One of my goals this year was to travel solo more often, so to get off on a good start for the year, I spent this past weekend in Asheville, NC. As a side effect of both traveling solo and spending 11+ hours in a car in a single weekend, I had some time to think. While I’ll admit that most of my thoughts were more on a personal level, at some point, my mind did wander toward blogging. I feel pretty lucky to have built up a group of readers, so now it’s time for me to make a few personal travel confessions.
1. I define aspirational rewards differently.
There is a huge group of people in travel blogging and forums who redeem for aspirational travel: first class flights with champagne and showers, luxury suites in expensive cities, and overwater bungalows in tropical locales. If that’s what you want from your miles and points, I wholeheartedly support your decisions, but I have a different set of desires. I want to see natural wonders, travel to a variety of places throughout the world, and interact with locals and other travelers…and I’d rather give up the pampering in order to travel more frequently. After officially trying business class and staying in a few expensive hotels, I am more confident in my decision to stick with coach seating, simple properties, and economy car rentals while splurging on great food, activities, and entertainment.
2. I am not an #avgeek.
I think it’s cool that other bloggers get excited about trying the Dreamliner or trying to get on an inaugural flight (even if it’s only “new” for that particular airline or route). As for me, I don’t care. I can’t identify a Boeing vs. an Airbus just by looking at a plane (the same way I can’t point out a Hyundai vs. a Ford) and I don’t know the specifications of a 747-300 compared to a 747-400 (or even if those models exist…or if ‘model’ is the correct terminology). Sure, if all else were equal, the aircraft might be a deciding factor when making a flight choice, but I’m usually preoccupied with choosing the perfect destination, most convenient schedule, or avoiding certain connecting cities. Give me a seat in the sky and a relatively efficient schedule, and I’m happy. Bonus points for a window seat.
3. I think cash savings are undervalued in this community.
Maybe it’s because I won’t pay the upcharge in miles for premium seating or luxury hotels. Maybe it’s because I don’t care if I am on the latest or greatest aircraft. Maybe it’s because I have a habit of traveling to places that don’t have chain hotels to redeem at even if I have a million points. Whatever it is, I still think cash is king. There are no expiration dates, capacity controls, or brand restrictions when it comes to spending cash, so you can go anywhere anytime. Balancing cash savings with earning miles/points is a key part of my strategy. Obviously, there are times when earning and redeeming miles can lead to an incredibly high return, and that’s exactly why I play the game. However, anytime when I’m underwhelmed with promotional earnings or redemption rates, I turn to cashback instead.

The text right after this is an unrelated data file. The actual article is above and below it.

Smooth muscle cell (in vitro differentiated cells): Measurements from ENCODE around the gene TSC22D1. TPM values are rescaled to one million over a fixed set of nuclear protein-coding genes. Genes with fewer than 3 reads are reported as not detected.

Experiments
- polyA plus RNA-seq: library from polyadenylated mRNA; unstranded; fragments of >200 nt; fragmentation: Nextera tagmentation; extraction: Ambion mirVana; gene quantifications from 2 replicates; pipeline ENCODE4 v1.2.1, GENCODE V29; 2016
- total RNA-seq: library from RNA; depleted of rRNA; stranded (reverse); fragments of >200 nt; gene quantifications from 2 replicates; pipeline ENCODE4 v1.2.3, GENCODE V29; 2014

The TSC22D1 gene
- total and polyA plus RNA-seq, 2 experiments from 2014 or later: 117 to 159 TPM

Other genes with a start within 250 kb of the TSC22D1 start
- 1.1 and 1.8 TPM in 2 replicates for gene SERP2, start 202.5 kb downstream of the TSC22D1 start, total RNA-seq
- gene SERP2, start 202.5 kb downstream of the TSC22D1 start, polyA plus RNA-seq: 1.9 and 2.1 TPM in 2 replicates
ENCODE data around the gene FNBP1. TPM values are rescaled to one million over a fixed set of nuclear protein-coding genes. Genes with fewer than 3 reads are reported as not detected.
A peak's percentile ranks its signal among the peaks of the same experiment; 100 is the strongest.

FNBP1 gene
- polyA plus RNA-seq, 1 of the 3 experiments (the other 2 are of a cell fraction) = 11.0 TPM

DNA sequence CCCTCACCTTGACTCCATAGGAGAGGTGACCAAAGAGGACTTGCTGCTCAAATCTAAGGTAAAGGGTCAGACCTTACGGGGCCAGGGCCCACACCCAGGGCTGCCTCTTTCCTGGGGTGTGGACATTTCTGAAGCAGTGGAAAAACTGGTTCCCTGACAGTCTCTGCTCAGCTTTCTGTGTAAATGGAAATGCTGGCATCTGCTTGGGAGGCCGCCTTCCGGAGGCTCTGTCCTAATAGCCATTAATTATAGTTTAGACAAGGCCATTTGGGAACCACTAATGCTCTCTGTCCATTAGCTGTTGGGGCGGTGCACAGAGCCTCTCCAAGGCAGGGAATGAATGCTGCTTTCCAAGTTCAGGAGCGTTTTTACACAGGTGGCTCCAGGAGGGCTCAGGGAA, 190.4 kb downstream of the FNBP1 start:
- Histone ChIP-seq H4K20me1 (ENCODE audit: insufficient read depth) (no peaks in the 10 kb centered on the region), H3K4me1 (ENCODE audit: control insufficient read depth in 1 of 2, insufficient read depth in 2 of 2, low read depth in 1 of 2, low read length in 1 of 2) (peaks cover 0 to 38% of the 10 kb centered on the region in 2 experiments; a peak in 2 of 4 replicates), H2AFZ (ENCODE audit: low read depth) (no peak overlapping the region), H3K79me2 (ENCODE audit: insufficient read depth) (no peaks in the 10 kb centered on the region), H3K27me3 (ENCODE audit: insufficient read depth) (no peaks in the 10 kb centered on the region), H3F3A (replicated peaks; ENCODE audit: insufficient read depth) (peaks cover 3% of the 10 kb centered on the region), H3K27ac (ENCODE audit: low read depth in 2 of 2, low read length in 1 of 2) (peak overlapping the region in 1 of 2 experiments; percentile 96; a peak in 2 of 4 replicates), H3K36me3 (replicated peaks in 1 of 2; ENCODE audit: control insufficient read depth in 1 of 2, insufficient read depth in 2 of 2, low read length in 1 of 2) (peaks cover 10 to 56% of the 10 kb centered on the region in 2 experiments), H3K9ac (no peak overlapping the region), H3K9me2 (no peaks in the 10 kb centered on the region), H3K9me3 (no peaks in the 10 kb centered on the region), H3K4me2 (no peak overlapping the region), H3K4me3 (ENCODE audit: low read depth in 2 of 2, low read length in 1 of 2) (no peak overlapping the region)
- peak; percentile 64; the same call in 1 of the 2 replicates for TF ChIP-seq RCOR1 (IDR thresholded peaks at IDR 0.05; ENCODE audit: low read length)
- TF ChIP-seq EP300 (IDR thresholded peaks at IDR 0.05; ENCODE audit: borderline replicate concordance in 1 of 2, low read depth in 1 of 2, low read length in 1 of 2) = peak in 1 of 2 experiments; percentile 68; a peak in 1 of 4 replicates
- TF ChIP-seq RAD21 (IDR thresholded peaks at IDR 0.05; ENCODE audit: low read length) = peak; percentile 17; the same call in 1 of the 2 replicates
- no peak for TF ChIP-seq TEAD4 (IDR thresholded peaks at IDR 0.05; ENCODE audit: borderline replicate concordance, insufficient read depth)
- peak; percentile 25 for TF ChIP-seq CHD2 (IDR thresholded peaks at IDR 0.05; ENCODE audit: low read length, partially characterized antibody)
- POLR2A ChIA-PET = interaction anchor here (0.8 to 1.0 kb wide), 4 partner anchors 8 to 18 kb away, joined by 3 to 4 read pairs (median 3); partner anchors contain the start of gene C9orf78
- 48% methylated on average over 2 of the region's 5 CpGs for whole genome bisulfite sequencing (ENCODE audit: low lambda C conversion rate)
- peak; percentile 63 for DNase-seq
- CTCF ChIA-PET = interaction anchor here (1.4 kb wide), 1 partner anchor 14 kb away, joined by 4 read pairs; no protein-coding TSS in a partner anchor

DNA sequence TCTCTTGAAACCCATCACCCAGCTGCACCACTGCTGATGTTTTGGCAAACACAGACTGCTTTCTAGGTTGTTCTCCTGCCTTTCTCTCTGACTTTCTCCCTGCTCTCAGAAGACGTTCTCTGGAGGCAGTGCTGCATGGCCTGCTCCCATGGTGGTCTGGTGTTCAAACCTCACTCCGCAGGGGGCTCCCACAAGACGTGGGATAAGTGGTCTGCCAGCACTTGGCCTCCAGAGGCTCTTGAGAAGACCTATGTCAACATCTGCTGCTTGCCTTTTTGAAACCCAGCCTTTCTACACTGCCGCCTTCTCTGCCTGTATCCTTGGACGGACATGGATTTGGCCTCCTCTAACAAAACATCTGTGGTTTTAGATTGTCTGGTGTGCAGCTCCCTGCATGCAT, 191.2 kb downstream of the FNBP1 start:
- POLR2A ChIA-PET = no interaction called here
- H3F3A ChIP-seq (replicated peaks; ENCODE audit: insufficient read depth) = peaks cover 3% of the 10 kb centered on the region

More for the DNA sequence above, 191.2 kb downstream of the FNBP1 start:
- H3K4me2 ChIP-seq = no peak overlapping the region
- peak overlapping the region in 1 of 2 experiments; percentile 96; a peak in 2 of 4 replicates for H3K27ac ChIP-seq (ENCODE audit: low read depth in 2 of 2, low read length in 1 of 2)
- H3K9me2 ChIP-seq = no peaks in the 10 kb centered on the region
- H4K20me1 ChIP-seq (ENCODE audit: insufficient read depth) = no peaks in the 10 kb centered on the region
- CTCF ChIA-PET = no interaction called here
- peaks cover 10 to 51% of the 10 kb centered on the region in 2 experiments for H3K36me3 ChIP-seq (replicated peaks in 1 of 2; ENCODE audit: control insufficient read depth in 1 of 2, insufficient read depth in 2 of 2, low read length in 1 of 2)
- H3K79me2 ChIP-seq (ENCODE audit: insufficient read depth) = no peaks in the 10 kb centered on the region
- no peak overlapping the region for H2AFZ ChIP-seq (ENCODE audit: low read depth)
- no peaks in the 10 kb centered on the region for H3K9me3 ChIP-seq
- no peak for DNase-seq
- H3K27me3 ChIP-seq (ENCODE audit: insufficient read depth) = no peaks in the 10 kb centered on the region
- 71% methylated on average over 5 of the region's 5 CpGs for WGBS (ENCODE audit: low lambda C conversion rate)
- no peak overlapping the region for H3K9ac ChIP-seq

4. Miles and points are a means to my goal.
I guess it’s cool when you hit one million miles, when you can tweet a picture of the dozen Vanilla Reload cards you’ve collected, or when you’ve discovered a new way to earn miles. However, earning and counting miles doesn’t excite me. Instead, I’m excited about the possibility of visiting a new or favorite destination – and miles and points help make that possible in my circumstance. I play the game because I want the prize at the end, and I’m willing to put in a certain amount of effort to optimize my earnings. However, when significant time becomes a factor, I lose all interest. I won’t devote a day of my weekend to mileage running and I won’t spend hours searching out gift cards or merchandise to re-sell in order to profit in the form of miles and points. I’ll do it if it’s easy, quick, or a fun process…and I’m the one who gets to define “easy”, “quick”, and “fun”. Does that mean I’ve left miles on the table? Yup – tens of thousands of them – and in the process, I’ve gained hours of my life back to spend on things that do bring me enjoyment, which brings me to #5…
5. I have way too many trips planned.
I, quite literally, have research gathered and organized for the next 150+ destinations I will visit. I don’t just mean that I have some nice articles stored on Pinterest for future use: I mean I have enough information written out that I could pack up tonight for any one of those places and have a fairly good idea of how to spend my time. Given that I am still early on in a career in corporate America with limited availble vacation time, that’s enough research to cover nearly a lifetime of travel, and that’s assuming I never discover somewhere new to add to the list or return to anywhere I loved. Is it rational or efficient to plan out all these trips? Nope, but I love doing it., even though half the time I don’t follow my plans once I get to my destination. Now I just need about a decade-long sabbatical to get a headstart on my travels before retirement!
What are your travel confessions? I promise I won’t be offended if they are the exact opposite of mine